Service-oriented architecture (SOA) has become the new de facto standard for designing and creating reusable business rules and logic that can be shared enterprise wide in a distributed (multiplatform) manner. Well-executed SOA implementations will bridge the wide gap between enterprise architecture and business strategy, as companies achieve a closer alignment of IT and the business and, in parallel, implement the robust reuse of existing technology and application code with unprecedented agility and cost effectiveness. However, the rapid adoption of distributed cross-platform Web services and SOA architecture fundamentals has resulted in a multitude of unmanageable complexities for IT managers and architects, many of whom are just now starting to take their first steps in untangling their SOA webs.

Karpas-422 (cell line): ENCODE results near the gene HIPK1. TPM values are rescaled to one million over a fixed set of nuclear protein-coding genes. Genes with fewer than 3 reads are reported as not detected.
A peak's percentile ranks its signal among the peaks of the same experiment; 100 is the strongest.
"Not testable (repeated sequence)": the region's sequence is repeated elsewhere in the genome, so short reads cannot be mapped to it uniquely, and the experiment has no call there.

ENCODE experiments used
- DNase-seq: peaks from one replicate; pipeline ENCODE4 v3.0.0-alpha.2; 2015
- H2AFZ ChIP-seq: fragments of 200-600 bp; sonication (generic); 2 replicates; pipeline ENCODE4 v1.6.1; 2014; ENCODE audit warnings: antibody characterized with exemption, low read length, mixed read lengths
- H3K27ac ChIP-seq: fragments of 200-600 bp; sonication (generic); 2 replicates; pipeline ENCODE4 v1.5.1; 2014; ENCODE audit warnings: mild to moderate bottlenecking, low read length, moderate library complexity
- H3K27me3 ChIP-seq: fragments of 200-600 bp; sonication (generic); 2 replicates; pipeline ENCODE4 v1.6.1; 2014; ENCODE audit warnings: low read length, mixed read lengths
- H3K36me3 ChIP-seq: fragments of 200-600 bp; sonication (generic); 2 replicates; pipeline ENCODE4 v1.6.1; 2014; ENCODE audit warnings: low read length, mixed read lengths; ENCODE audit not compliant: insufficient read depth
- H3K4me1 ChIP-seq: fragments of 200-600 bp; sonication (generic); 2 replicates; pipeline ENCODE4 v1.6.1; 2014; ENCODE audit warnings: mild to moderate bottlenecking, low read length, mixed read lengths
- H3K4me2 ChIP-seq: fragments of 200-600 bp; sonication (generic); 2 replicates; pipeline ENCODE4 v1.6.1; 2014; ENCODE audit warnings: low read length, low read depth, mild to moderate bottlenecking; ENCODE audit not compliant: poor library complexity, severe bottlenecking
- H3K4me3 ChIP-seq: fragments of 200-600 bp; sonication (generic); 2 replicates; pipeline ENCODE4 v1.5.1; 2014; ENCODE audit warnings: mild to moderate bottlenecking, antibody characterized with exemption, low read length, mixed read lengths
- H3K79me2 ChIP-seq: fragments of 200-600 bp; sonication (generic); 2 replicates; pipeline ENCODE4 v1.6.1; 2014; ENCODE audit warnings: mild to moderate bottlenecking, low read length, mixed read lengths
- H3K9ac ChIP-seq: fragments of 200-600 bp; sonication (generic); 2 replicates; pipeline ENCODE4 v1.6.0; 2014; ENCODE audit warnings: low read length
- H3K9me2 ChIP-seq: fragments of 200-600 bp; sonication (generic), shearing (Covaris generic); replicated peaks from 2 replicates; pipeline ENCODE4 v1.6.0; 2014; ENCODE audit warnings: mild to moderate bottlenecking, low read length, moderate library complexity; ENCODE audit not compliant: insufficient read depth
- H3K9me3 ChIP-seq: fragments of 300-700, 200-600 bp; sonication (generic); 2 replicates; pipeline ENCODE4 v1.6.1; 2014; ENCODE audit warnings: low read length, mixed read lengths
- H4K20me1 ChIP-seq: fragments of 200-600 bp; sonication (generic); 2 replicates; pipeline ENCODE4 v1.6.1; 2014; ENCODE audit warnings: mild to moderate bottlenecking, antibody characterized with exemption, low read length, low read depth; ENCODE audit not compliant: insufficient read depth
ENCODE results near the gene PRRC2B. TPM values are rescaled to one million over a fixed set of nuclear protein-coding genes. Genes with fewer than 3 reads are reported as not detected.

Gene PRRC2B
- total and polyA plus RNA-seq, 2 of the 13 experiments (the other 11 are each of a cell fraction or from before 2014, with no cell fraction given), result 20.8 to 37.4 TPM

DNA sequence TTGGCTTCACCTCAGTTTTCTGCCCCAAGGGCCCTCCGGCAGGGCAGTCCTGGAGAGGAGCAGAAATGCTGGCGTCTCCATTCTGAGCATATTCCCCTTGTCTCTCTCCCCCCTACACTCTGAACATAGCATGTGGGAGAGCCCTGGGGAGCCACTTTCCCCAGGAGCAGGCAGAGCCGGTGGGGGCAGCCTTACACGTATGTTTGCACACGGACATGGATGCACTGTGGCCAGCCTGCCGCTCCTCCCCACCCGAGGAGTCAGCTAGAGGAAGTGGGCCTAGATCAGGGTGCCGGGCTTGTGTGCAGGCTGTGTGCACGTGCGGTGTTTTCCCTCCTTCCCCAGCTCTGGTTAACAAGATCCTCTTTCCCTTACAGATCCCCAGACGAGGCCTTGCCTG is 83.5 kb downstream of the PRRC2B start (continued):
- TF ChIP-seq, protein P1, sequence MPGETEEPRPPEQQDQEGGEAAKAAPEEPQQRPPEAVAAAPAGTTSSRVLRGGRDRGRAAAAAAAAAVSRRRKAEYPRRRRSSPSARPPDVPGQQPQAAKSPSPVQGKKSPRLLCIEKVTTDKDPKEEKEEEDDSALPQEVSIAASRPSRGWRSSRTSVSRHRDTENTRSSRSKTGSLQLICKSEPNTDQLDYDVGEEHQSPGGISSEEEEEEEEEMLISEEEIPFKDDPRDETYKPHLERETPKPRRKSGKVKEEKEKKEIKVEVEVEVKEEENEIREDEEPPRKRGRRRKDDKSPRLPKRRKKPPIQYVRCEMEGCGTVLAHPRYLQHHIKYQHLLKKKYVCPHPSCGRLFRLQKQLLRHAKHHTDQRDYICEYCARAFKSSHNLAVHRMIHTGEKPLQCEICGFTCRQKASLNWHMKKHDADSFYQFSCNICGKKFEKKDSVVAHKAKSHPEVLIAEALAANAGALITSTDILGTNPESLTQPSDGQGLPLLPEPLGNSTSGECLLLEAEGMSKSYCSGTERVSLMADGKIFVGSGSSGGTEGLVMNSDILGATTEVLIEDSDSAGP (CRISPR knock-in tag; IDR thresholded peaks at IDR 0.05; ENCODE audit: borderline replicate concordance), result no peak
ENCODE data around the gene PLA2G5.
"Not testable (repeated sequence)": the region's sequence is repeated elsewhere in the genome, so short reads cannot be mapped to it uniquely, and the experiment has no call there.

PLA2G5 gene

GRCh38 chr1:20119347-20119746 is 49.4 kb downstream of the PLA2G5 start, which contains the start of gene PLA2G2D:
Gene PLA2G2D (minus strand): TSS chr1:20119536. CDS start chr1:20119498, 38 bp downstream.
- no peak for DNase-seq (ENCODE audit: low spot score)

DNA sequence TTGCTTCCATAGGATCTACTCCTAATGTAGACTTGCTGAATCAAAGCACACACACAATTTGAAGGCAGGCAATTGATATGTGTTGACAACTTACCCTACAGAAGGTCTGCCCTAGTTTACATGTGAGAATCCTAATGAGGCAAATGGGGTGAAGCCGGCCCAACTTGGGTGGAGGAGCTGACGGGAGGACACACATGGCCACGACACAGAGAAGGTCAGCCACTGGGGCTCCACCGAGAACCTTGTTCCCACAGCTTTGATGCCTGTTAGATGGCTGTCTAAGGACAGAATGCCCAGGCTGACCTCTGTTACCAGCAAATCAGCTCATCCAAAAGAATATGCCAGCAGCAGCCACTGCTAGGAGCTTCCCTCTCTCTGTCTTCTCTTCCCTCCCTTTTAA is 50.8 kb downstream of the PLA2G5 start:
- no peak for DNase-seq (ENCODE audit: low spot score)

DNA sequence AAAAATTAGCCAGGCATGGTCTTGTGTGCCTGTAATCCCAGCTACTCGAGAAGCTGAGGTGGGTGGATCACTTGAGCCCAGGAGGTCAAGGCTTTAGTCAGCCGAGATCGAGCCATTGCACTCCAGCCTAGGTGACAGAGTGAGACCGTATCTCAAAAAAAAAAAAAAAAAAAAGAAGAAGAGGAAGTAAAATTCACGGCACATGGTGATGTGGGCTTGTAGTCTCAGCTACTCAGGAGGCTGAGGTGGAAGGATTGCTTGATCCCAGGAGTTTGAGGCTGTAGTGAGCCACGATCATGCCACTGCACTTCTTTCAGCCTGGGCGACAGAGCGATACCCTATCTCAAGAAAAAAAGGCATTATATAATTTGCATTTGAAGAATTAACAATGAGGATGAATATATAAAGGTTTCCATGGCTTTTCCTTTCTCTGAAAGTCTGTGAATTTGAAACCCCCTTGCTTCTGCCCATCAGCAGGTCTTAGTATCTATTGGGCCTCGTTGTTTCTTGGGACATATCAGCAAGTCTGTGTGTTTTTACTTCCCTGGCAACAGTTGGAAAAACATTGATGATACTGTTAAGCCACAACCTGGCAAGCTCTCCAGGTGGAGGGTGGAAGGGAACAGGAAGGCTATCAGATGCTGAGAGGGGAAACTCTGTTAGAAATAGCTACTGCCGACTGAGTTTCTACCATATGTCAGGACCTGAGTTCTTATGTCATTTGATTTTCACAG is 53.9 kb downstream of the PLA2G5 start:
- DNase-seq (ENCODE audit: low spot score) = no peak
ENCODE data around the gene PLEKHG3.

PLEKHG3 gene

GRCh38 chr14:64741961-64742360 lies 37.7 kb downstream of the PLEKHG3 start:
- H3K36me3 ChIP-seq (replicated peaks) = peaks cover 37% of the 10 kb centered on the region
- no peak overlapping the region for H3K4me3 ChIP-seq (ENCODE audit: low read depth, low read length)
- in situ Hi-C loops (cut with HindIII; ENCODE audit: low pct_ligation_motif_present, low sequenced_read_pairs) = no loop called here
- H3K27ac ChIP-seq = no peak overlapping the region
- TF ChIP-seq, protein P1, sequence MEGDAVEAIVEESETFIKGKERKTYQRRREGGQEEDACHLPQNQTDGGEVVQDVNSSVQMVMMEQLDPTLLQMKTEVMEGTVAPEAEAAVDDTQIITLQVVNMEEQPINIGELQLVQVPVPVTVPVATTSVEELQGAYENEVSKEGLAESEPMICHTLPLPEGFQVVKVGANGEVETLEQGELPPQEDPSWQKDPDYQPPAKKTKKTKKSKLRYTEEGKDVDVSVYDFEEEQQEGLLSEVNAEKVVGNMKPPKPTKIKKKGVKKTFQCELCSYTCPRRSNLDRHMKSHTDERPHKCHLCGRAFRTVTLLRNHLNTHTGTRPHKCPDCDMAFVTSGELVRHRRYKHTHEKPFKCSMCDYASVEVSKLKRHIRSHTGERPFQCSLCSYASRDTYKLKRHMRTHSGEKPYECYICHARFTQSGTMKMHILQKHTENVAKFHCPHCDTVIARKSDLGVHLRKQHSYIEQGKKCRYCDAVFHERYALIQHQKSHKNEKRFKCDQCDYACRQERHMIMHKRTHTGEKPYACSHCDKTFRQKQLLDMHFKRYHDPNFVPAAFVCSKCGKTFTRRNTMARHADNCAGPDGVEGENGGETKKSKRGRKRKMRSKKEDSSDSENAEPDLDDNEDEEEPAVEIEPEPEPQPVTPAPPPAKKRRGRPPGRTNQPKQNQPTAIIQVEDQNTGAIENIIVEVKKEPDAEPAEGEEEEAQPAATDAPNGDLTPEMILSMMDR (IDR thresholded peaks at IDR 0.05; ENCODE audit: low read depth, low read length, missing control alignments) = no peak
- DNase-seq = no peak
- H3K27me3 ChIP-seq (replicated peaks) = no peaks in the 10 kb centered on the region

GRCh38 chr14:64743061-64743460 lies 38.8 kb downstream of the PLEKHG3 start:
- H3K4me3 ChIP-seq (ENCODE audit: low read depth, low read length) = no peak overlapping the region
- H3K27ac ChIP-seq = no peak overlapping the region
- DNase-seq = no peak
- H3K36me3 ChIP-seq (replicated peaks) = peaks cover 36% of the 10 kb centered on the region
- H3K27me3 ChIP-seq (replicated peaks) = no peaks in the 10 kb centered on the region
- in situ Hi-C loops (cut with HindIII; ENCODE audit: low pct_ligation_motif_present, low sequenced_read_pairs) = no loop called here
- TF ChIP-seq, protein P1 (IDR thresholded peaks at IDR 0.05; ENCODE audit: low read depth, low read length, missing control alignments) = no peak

Without an adequate means of control, SOA can quickly lead to trouble. Because business logic is shared outside of traditional silos (organizational units, dedicated systems, etc.), the potential company-wide impact of any given piece of code (or service) becomes greatly increased. One change to a service may impact many business segments, thus, there is a pressing need to fully comprehend service interrelationships because they may (more often than not) solve multiple (though similar) business problems and contain complex domains of ownership. It is very difficult to rein in the sprawling operational complexities that are inherent in SOA and incorporate them into an enterprise architectural layer that is solid, reliable, secure and scalable. SOA governance must be introduced into all IT and corporate governance portfolios.

Register or login for access to this item and much more

All Information Management content is archived after seven days.

Community members receive:
  • All recent and archived articles
  • Conference offers and updates
  • A full menu of enewsletter options
  • Web seminars, white papers, ebooks

Don't have an account? Register for Free Unlimited Access